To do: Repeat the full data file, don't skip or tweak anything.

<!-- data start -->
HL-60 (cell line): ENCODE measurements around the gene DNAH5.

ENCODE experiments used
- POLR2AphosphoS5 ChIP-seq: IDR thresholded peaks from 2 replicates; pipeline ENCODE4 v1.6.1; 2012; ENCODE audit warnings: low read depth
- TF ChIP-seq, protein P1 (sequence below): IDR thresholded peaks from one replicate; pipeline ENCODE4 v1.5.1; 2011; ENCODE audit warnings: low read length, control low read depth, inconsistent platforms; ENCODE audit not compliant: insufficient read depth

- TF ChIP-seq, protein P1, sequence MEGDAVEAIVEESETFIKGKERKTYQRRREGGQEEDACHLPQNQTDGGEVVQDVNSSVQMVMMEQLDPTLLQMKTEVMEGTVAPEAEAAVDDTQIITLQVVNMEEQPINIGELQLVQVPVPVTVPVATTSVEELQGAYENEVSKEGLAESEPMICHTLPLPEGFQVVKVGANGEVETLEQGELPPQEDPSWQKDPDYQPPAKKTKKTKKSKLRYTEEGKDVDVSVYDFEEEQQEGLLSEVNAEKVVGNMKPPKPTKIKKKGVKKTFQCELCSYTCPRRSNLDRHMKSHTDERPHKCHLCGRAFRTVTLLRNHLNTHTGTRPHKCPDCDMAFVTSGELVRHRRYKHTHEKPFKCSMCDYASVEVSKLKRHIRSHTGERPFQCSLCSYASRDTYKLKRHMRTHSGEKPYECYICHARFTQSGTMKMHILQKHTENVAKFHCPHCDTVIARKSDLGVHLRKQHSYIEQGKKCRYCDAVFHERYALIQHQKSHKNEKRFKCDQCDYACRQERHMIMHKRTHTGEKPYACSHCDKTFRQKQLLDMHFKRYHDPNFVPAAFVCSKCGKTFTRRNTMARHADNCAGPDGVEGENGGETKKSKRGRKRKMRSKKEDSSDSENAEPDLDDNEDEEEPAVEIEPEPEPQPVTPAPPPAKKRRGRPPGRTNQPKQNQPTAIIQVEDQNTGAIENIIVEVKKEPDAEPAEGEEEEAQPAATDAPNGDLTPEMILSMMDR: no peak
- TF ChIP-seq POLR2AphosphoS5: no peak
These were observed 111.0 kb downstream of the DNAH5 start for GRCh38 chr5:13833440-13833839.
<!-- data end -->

HL-60 (cell line): ENCODE measurements around the gene DNAH5.

ENCODE experiments used
- POLR2AphosphoS5 ChIP-seq: IDR thresholded peaks from 2 replicates; pipeline ENCODE4 v1.6.1; 2012; ENCODE audit warnings: low read depth
- TF ChIP-seq, protein P1 (sequence below): IDR thresholded peaks from one replicate; pipeline ENCODE4 v1.5.1; 2011; ENCODE audit warnings: low read length, control low read depth, inconsistent platforms; ENCODE audit not compliant: insufficient read depth

- TF ChIP-seq, protein P1, sequence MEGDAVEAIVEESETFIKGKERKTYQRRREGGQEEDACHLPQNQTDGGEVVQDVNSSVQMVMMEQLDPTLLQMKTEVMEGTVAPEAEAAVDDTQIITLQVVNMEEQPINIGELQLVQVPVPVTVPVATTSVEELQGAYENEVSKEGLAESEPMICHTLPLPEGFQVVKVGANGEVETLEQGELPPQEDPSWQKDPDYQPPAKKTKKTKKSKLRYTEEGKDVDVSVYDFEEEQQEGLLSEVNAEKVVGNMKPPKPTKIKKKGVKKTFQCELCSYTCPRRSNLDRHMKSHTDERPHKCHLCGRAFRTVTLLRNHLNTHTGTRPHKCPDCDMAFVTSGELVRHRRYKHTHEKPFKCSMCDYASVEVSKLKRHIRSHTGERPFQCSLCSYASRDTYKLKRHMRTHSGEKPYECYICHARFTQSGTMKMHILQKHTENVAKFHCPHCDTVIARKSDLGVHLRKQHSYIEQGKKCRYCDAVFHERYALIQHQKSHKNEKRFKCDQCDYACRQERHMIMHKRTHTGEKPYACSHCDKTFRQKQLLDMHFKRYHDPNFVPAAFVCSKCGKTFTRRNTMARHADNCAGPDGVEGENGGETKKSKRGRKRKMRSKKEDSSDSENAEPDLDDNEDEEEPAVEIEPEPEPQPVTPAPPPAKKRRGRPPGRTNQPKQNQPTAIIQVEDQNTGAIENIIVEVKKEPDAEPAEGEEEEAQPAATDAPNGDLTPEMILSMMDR: no peak
- TF ChIP-seq POLR2AphosphoS5: no peak
These were observed 111.0 kb downstream of the DNAH5 start for GRCh38 chr5:13833440-13833839.